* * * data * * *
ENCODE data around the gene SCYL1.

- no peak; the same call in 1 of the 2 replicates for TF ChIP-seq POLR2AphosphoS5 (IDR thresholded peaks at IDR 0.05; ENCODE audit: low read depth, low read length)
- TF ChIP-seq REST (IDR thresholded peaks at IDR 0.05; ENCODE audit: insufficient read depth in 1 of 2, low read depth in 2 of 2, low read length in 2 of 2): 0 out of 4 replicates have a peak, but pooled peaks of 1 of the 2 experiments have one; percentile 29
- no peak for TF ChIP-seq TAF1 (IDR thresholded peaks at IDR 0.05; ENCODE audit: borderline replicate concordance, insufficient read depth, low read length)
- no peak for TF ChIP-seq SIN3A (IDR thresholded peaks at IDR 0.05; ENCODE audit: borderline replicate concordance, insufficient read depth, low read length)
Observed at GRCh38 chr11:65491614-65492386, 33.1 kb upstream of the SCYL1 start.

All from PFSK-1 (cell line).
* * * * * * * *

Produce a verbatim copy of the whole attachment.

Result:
ENCODE data around the gene SCYL1.

- no peak; the same call in 1 of the 2 replicates for TF ChIP-seq POLR2AphosphoS5 (IDR thresholded peaks at IDR 0.05; ENCODE audit: low read depth, low read length)
- TF ChIP-seq REST (IDR thresholded peaks at IDR 0.05; ENCODE audit: insufficient read depth in 1 of 2, low read depth in 2 of 2, low read length in 2 of 2): 0 out of 4 replicates have a peak, but pooled peaks of 1 of the 2 experiments have one; percentile 29
- no peak for TF ChIP-seq TAF1 (IDR thresholded peaks at IDR 0.05; ENCODE audit: borderline replicate concordance, insufficient read depth, low read length)
- no peak for TF ChIP-seq SIN3A (IDR thresholded peaks at IDR 0.05; ENCODE audit: borderline replicate concordance, insufficient read depth, low read length)
Observed at GRCh38 chr11:65491614-65492386, 33.1 kb upstream of the SCYL1 start.

All from PFSK-1 (cell line).